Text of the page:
MANILA - Sen. Panfilo Lacson on Wednesday maintained there is no failure of criminal justice in the Philippines, as he rejected anew the move of the United Nations Human Rights Council (UNHRC) to adopt a resolution seeking a comprehensive report on the human rights situation in the Philippines, including alleged extrajudicial killings in government's drug war.
During its 41st regular session in Geneva, Switzerland, the rights body voted to adopt the resolution filed by Iceland. Eighteen countries, mostly from Europe, voted in favor of the resolution, while 14, including China, voted against it. Fifteen others abstained.
Lacson said the UNHRC action would be unnecessary since the Philippines can manage its own affairs, including going after erring policemen.
“Mayroon tayong kaukulang aksyon na ginagawa. Ang masama kung state-sponsored ang namamatay tapos wala man lang. Ang Senado at HOR (House of Representatives) nag-investigate, ang korte nag-imbestiga at NBI (National Bureau of Investigation) nag-imbestiga,” Lacson said in a radio interview.
(We are doing something. What’s bad is if there were state-sponsored killings but there was no action. The Senate and the HOR, as well as the courts and NBI have launched investigations.)
“Walang failure ng criminal justice system. Nagfa-function naman. Bakit tayo papayag na may makikialam?”
(There is no failure of the criminal justice system. It is functioning. Why should we allow an outsider to meddle in our affairs?)
Lacson, who headed the Senate committee on public order and dangerous drugs in the last session of Congress, had led legislative investigations into the drug war.
Government has maintained it was not behind summary killings and that drug suspects slain in police operations had resisted arrest.
Latest police figures placed the death toll at over 6,000 from July 2016 until this May, while human rights groups believe the actual figure was way wore.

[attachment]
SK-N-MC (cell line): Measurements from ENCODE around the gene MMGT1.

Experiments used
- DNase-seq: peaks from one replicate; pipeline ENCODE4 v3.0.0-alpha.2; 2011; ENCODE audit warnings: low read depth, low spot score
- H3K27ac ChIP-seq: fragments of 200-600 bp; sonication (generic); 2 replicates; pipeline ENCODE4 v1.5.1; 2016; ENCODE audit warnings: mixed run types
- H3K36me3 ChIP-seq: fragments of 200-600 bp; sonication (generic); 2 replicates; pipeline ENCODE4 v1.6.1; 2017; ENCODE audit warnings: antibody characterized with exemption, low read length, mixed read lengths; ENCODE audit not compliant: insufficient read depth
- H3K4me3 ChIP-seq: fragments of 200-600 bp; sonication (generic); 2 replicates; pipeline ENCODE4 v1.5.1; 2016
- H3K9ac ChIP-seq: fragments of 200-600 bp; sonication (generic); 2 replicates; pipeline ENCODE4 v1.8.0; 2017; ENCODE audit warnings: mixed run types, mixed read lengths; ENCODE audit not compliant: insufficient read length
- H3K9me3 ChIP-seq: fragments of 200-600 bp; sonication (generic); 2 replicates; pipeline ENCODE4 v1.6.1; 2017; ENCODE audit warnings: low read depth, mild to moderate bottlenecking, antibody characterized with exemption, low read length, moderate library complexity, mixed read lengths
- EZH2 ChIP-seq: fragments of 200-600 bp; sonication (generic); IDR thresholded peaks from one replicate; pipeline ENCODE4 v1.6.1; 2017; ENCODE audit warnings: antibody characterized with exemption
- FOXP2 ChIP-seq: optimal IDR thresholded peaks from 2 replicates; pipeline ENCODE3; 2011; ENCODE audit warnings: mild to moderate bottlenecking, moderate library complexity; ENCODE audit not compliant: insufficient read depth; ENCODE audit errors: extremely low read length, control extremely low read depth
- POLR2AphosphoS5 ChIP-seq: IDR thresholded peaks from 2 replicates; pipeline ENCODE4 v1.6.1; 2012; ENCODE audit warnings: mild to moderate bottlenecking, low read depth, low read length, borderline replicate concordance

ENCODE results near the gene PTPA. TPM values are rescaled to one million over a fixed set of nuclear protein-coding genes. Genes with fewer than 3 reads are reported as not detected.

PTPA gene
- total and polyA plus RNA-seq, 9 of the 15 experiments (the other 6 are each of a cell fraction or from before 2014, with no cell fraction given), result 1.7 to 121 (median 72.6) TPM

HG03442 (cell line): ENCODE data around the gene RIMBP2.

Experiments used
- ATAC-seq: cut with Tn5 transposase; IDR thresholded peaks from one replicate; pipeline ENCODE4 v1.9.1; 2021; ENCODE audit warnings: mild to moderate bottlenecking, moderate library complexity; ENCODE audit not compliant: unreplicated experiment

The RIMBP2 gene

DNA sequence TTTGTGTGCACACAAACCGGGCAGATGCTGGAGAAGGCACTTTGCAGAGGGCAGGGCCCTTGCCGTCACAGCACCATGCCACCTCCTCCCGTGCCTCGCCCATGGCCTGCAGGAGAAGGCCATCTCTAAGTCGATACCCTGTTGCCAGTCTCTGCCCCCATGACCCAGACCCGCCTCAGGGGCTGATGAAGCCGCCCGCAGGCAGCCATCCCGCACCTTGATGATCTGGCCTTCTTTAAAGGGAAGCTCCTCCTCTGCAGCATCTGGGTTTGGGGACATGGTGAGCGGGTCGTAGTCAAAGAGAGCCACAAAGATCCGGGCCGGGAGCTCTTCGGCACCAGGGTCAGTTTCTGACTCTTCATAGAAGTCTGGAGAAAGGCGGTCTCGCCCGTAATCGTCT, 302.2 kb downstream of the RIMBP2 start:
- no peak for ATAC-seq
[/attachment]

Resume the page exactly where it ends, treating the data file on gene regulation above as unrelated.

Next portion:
The UN resolution proposed by Iceland calls on the Philippine government to cooperate with the Office of the High Commissioner and the mechanisms of the Human Rights Council. This includes facilitating country visits and preventing and refraining from all acts of intimidation or retaliation.
The resolution also urges the Philippine government to “take all necessary measures to prevent extrajudicial killings and enforced disappearances, to carry out impartial investigations and to hold perpetrators accountable in accordance with international norms and standards, including on due process and the rule of law.”
It also expresses deep concern over allegations of threats, intimidation and personal attacks directed against special procedure mandate holders, including the Special Rapporteur on the rights of indigenous peoples Vicki Tauli-Corpuz and the Special Rapporteur on extrajudicial, summary or arbitrary execution Agnes Callamard.
The Philippine government rejected the resolution, with Foreign Affairs Secretary Teodoro Locsin Jr. warning of consequences.
Lacson said he was amenable to submitting to the UN body reports on how the Philippine government dealt with the killings under the drug war.
“Kung mag-submit tayo ng report, i-cite lahat na corrective measures, remedial measures ng gobyerno, ‘di lang corrective, pati rin preventive measures. Maraming na-dismiss na pulis tungkol sa anti-drug war ng Presidente,” he said.
(If we will submit a report, we will cite the government’s corrective measures, remedial measures and preventive measures. Many cops have been dismissed under the President’s drug war.)
Lacson said the Philippines must maintain its “self-respect” by not allowing foreign bodies to probe the country’s drug war.
“Di ba parang mahalay tingnan 'yan? Eh mayroon tayong ginagawang kaukulang aksyon,” he said.
(Isn’t that obscene? We are doing prompt action.)
Meanwhile, Lacson said he does not agree with proposals for the Philippines to withdraw from the UNHRC and cut ties with Iceland, which sponsored the resolution.
“We cannot exist alone. Time will come we will need the help of the UN bodies or entities,” he said.
Lacson, who served as rehabilitation czar in the wake of Super Typhoon Yolanda in 2013, noted it was the UN Development Program which was among the first to aid the Philippines when the deadly storm hit the country.
After initially hinting that the Philippines might leave the UNHRC, Locsin said Tuesday the country would remain in the 47-member body. He also stressed Manila would not sever diplomatic ties with Iceland.